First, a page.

An analysis of police data on cannabis-related arrests between 1987 and 2019 [14] found a sharp decline in the number of people arrested for cannabis possession and use after the legalization of adult use (see Supporting information, Fig. S5). Rates of police-reported cannabis-related offenses peaked in 2010 (more than 200 offenses per 100 k population), reduced to fewer than 100 offenses per 100 k in 2017, then further reduced to fewer than 50 offenses per 100 k population in 2019. The decline in cannabis-related arrests began several years before legalization, which may be because police gave a lower priority to these arrests after legislation to legalize adult use was passed in 2017. These trends are plausibly causally related to legalization, which eliminated these offenses for adults, and reductions in drug offenses were confined to cannabis because there were no declines in arrest rates for other drug-related offenses.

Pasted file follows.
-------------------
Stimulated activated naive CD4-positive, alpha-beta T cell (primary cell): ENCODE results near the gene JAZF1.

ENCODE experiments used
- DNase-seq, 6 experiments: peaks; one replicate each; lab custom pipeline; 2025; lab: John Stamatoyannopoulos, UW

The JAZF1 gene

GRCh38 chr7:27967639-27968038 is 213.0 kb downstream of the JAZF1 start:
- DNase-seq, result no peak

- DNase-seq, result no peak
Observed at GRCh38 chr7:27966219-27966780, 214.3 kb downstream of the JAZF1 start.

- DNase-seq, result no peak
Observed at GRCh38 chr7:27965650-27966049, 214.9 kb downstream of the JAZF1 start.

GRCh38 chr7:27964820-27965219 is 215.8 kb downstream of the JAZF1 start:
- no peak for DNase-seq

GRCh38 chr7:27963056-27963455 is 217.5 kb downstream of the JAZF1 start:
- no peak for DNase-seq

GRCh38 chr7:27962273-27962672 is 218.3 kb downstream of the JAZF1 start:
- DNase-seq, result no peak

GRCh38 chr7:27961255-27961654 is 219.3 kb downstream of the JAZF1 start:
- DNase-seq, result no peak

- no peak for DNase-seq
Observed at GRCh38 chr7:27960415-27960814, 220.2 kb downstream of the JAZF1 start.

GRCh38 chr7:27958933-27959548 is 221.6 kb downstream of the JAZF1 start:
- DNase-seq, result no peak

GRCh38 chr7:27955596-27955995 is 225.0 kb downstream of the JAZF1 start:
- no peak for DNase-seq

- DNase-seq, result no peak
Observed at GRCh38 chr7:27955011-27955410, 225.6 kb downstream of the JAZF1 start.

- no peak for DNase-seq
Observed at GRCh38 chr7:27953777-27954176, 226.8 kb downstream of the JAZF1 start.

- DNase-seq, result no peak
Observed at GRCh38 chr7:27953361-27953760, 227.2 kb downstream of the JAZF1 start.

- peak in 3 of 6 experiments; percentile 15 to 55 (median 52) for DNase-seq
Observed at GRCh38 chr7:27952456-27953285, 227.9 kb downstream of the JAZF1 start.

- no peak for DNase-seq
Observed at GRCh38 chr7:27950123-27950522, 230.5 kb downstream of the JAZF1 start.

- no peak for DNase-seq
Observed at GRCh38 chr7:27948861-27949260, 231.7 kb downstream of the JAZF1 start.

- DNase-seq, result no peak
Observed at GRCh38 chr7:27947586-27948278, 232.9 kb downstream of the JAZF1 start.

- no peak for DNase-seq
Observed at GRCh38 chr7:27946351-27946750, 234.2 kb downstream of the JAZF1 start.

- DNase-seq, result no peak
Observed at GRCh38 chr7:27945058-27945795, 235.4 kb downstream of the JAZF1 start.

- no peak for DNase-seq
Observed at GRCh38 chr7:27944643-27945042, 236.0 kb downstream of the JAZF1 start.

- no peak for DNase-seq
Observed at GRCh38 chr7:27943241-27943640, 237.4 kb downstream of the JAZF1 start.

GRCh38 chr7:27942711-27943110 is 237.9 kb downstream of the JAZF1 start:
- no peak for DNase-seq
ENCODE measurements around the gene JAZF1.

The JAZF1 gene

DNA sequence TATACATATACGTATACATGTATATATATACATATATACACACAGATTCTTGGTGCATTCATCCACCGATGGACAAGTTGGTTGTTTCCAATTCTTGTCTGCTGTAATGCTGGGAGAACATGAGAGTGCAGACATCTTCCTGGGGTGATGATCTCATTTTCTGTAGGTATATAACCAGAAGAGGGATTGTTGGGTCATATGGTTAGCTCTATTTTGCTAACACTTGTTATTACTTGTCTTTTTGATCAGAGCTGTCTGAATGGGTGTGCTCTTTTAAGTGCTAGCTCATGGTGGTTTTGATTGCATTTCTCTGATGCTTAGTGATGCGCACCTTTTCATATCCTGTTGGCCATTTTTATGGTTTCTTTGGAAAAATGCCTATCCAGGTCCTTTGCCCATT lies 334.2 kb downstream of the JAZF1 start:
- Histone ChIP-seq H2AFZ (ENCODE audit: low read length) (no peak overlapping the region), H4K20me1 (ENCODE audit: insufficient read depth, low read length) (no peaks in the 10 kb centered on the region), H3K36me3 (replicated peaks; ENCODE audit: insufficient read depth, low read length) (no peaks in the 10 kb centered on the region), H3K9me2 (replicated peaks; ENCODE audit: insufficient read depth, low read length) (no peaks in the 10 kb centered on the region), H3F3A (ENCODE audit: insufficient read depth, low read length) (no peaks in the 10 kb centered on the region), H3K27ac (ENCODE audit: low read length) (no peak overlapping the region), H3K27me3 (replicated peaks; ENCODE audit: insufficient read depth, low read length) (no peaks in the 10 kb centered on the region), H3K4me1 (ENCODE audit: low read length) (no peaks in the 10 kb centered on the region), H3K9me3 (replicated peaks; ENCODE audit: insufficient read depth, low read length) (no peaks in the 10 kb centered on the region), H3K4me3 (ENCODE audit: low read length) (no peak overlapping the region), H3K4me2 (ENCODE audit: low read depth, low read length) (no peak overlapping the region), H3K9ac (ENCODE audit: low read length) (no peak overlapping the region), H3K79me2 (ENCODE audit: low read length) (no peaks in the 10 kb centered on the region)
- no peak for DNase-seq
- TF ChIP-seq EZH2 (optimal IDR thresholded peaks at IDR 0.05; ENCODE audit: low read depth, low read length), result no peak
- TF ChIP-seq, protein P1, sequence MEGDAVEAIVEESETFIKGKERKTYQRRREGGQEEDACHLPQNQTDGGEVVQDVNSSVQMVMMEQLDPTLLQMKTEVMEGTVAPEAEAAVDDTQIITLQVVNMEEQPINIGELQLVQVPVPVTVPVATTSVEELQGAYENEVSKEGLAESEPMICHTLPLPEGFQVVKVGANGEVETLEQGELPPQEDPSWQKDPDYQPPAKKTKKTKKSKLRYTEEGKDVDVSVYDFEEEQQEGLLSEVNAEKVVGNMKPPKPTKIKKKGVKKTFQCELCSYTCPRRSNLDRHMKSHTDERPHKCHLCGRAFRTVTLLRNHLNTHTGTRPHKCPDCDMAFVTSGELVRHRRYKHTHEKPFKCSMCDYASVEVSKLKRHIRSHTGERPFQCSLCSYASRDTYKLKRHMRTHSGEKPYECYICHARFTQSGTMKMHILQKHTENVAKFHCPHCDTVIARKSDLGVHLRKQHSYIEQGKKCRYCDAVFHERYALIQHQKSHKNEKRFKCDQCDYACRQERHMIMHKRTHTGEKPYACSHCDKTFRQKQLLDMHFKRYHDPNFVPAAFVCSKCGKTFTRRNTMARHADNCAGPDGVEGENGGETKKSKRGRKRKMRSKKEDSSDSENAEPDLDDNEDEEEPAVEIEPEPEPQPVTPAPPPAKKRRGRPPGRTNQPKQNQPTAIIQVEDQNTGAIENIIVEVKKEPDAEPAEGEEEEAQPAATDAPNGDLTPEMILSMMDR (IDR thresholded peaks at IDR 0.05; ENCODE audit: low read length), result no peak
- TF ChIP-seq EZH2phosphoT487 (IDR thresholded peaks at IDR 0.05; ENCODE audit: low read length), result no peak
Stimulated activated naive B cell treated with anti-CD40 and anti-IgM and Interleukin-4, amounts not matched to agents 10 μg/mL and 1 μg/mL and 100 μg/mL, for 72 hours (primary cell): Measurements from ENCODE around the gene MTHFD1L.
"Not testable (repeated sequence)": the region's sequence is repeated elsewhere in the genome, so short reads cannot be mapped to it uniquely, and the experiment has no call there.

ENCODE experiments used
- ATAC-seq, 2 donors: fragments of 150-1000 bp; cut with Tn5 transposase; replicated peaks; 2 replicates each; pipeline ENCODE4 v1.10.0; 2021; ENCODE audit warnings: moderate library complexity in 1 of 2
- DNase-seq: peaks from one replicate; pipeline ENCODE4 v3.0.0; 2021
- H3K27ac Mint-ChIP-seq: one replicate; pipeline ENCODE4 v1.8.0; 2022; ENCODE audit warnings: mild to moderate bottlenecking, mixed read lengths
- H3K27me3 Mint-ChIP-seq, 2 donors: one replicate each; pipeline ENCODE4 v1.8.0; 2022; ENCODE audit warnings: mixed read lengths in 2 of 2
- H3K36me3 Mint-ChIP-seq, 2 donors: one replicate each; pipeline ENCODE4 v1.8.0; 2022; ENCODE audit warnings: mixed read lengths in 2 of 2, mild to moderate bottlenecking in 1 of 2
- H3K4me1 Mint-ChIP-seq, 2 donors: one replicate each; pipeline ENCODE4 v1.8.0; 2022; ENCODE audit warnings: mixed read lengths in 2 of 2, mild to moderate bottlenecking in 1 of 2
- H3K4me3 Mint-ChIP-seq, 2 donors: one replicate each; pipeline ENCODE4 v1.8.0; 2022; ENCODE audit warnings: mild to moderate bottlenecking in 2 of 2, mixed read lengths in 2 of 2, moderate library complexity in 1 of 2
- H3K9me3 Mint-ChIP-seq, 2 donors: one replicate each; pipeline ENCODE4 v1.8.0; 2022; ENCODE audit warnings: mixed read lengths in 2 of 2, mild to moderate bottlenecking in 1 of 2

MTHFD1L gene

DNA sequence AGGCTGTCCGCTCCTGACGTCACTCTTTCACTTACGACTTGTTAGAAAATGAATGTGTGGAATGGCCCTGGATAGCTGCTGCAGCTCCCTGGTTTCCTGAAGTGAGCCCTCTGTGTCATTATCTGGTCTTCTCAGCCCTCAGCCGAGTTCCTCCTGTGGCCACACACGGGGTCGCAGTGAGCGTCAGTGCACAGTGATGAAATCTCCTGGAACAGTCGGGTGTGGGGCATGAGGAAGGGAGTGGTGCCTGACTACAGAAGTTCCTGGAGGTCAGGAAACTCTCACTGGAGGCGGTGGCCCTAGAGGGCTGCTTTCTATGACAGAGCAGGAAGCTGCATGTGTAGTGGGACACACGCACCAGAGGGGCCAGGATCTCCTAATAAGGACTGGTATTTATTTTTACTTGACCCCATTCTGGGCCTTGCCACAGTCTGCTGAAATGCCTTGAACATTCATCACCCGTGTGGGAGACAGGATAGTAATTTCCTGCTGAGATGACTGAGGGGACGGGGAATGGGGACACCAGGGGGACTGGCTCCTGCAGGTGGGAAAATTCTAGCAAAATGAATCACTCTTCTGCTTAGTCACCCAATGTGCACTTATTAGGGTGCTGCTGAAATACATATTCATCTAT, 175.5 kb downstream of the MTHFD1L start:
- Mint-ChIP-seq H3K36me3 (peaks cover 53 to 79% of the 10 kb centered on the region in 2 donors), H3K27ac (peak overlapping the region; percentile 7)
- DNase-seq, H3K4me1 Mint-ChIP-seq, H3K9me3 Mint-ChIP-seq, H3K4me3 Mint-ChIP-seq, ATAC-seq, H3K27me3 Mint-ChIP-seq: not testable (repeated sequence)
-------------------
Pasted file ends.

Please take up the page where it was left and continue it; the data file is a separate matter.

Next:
Cannabis prices and markets

We identified a review [12] and a Canadian government report [15] that examined cannabis prices and markets. Provincial data on the number of legal retail outlets that have opened and on the dollar value of cannabis sales indicate that the volume of legal cannabis sales steadily increased in all jurisdictions after legalization (see Supporting information, Fig. S6.1, data drawn from [16]).

Cannabis prices declined during the first 2 years after cannabis legalization in most jurisdictions (see Supporting information, Fig. S6.2, data drawn from [10]). The steepest declines were in Alberta, British Columbia, Manitoba, Ontario, and Saskatchewan. Québec began selling cannabis in government stores at a much lower price than the other provinces, and its prices remained below those in other jurisdictions (see figure from Gibbs et al. [10]). The decline in cannabis prices is plausibly a result of legalization, which lowered production costs because it permitted larger-scale, more efficient legal production of cannabis. These were passed on to consumers in the form of lower cannabis prices [1017].